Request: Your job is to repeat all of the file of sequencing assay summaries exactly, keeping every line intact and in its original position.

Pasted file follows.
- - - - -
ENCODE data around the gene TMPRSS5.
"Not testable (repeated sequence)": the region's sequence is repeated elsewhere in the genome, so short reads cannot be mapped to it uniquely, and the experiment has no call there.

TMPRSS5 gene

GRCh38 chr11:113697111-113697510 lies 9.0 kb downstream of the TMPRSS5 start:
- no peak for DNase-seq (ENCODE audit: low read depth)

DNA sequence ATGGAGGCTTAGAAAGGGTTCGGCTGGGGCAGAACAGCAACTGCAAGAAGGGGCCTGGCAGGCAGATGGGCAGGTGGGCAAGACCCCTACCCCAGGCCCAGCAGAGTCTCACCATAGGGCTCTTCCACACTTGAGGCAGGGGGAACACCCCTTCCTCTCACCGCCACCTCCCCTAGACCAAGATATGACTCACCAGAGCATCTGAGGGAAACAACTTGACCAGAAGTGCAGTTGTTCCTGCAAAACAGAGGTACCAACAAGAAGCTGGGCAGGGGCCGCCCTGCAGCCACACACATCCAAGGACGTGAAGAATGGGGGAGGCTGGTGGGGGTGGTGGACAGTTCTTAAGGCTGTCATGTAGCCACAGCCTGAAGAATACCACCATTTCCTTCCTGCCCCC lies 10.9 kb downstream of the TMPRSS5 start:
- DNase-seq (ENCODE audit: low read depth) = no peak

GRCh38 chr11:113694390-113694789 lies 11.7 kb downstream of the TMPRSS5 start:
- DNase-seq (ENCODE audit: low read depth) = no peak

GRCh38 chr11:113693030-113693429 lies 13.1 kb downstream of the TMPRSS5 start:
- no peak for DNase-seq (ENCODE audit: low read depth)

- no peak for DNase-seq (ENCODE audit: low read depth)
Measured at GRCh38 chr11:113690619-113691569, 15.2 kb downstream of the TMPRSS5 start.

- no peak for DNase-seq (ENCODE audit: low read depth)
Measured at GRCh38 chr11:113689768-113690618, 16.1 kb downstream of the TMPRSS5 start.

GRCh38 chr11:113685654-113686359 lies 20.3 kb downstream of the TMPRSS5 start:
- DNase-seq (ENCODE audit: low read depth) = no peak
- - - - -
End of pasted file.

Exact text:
ENCODE data around the gene TMPRSS5.
"Not testable (repeated sequence)": the region's sequence is repeated elsewhere in the genome, so short reads cannot be mapped to it uniquely, and the experiment has no call there.

TMPRSS5 gene

GRCh38 chr11:113697111-113697510 lies 9.0 kb downstream of the TMPRSS5 start:
- no peak for DNase-seq (ENCODE audit: low read depth)

DNA sequence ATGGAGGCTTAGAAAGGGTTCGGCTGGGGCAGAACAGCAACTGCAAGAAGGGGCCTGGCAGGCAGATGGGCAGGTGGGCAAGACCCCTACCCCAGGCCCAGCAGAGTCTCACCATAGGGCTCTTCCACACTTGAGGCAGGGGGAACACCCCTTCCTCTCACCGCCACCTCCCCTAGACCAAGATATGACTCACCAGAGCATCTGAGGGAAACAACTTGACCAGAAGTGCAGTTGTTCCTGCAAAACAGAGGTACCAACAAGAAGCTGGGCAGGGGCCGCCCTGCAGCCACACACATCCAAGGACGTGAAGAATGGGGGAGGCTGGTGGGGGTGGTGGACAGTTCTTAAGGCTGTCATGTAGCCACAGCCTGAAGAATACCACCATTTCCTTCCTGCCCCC lies 10.9 kb downstream of the TMPRSS5 start:
- DNase-seq (ENCODE audit: low read depth) = no peak

GRCh38 chr11:113694390-113694789 lies 11.7 kb downstream of the TMPRSS5 start:
- DNase-seq (ENCODE audit: low read depth) = no peak

GRCh38 chr11:113693030-113693429 lies 13.1 kb downstream of the TMPRSS5 start:
- no peak for DNase-seq (ENCODE audit: low read depth)

- no peak for DNase-seq (ENCODE audit: low read depth)
Measured at GRCh38 chr11:113690619-113691569, 15.2 kb downstream of the TMPRSS5 start.

- no peak for DNase-seq (ENCODE audit: low read depth)
Measured at GRCh38 chr11:113689768-113690618, 16.1 kb downstream of the TMPRSS5 start.

GRCh38 chr11:113685654-113686359 lies 20.3 kb downstream of the TMPRSS5 start:
- DNase-seq (ENCODE audit: low read depth) = no peak